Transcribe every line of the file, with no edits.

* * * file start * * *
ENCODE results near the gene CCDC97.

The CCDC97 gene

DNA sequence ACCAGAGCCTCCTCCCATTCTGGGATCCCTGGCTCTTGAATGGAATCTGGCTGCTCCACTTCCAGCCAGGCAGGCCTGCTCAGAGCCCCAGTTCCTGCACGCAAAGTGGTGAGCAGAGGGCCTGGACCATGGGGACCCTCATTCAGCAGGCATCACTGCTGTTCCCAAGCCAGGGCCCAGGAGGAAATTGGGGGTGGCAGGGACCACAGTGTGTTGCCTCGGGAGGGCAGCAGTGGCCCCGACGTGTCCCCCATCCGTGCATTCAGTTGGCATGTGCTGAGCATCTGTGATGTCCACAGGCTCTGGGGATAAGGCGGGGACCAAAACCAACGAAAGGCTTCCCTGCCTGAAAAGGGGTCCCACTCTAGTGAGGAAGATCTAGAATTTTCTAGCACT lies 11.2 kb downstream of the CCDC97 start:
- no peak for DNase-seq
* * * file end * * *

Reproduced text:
ENCODE results near the gene CCDC97.

The CCDC97 gene

DNA sequence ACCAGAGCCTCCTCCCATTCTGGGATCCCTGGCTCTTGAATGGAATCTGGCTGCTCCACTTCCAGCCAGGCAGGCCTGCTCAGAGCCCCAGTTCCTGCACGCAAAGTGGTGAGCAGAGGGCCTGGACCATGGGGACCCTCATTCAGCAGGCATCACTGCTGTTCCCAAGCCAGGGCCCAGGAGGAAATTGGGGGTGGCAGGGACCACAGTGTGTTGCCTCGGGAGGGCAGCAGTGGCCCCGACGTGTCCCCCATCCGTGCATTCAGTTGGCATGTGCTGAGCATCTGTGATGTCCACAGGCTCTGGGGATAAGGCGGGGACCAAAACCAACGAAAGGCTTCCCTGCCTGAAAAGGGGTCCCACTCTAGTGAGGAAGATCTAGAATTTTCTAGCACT lies 11.2 kb downstream of the CCDC97 start:
- no peak for DNase-seq